Done! Arena is ready for its unveiling
Editor’s note: Last in a series of progress reports on the expansion of GCU Arena.
By Rick Vacek
GCU News Bureau
It took nearly 500,000 pounds of steel and more than twice as much concrete, but the Grand Canyon University Arena expansion project comes down to one thing.
And it’s done ahead of schedule.
And it looks great.
OK, that’s three things. But the people involved are so happy with the way the five-month project came together, the superlatives keep growing exponentially.
“I’m in awe of what they were able to do,” GCU President/CEO Brian Mueller said.
The important thing, he added, is that having an Arena with a capacity of more than 7,000 is a big help to the University in its mission to build community, and it was critical to have it ready for the start of the school year.
The early finish makes it possible to hold the Switchfoot alternative rock concert in the Arena on Saturday, Aug. 23, followed by the first Chapel of the new school year on Monday, Aug. 25.
“It’s going to be such a rallying point for the University, the way we’re kicking it off,” Mueller said. “Welcome Week and then ending it with Switchfoot, with students and their parents and staff all there. It’s great.
“And then to have Chapel in there – that sends a real strong message to the community. Chapel is on Monday morning. That’s how we start our week.”
Bob Machen, senior vice president for campus development, said, “It went incredibly well. I don’t think anyone could have imagined it was going to come together this well. There were lots of moving parts. But we’re getting this thing done much earlier than we anticipated.”
Mike Maland, project manager for Tutor Perini Building Corp., said his firm originally proposed a finish date of Oct. 17. Early on in the project, Machen said he was shooting for Aug. 22, but six weeks ago Maland told Machen his workers would be out of the building by Aug. 15. Friday is indeed the day they plan to leave except for some minor cleanup early next week.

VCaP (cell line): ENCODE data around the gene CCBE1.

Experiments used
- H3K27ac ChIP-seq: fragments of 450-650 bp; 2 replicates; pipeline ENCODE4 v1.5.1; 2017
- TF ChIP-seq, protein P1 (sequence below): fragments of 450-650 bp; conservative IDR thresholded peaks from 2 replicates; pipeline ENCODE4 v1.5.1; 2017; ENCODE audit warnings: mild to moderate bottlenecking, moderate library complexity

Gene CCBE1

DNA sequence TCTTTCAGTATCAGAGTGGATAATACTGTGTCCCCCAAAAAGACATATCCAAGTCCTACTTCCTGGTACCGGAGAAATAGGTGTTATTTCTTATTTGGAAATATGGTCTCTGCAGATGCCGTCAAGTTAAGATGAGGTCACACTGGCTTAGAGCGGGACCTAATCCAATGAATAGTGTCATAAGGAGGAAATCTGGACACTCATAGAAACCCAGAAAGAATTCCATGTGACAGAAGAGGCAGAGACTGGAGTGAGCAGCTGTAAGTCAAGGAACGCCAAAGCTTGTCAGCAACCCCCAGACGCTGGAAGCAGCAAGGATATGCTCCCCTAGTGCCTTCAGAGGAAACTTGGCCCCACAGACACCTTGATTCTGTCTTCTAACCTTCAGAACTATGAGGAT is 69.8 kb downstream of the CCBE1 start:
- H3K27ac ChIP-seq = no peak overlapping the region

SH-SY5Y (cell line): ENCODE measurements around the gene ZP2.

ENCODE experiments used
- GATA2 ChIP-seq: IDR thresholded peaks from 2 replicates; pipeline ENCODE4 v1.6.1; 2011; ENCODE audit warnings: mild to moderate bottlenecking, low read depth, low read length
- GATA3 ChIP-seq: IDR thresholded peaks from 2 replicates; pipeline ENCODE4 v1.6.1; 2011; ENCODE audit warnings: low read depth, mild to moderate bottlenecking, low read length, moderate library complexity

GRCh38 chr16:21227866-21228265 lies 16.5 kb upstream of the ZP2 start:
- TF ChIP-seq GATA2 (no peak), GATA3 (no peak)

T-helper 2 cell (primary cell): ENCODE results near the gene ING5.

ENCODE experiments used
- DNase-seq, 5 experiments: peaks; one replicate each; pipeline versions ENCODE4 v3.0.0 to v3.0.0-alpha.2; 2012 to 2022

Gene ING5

This week’s work mainly involved checking items off the “punch list” — touching up some paint, filling in a chip in the concrete or replacing a ceiling tile. Workers also removed bubble wrap from the speakers on the Arena’s ceiling, and the electronic message boards were being ramped up again after going unused for so long.
Also, the sound system was tested Tuesday, and Mueller was thrilled about how the volume reverberated through the building. “It shakes,” he said.
The movable video screen went through its first test last week and chugged along the 57-foot track with no trouble. It will swivel to its angled position in the Arena’s southeast corner for basketball games and other events where the upper deck at the south end will be used, then revert to its old spot in the middle of the south side for concerts and other events where the retractable seats will be moved and the upper deck seats at that end will not be occupied.
The squares for the new basketball floor sit on dollies in the reception area on the north end, ready to be pieced together on Wednesday, Aug. 27. Dino Trejo, the Arena’s operations manager, said part of the reason for assembling the court then is that the manufacturer, Horner Flooring in Dollar Bay, Mich., must be on hand to make sure it goes smoothly. The floor will be on display for the all-employees meeting on Friday, Aug. 29.
The first sports events of the school year will be women’s volleyball matches on Sept. 2-3, which will be played on a sport court in an Arena, not the basketball court. Trejo said it was purchased from Sport Court of Arizona, owned by former Phoenix Suns player Jim Fox.
The final walk-through was done on Tuesday, and Machen, who is retiring at the end of the month, said there were no glitches. Now it’s just a matter of getting the Arena set up for the first events of the school year.
Mueller can’t wait. The Arena has yet to hold its first event, but it already has its first victory.
“It doesn’t look like a retrofit,” he said. “It looks like the building was designed that way. It doesn’t look awkward, and that’s big. The construction group came through. And it was under budget and in advance of what was agreed to.”
OK, that’s three victories. Seems to be a trend.
Contact Rick Vacek at 602-639-8203 or firstname.lastname@example.org.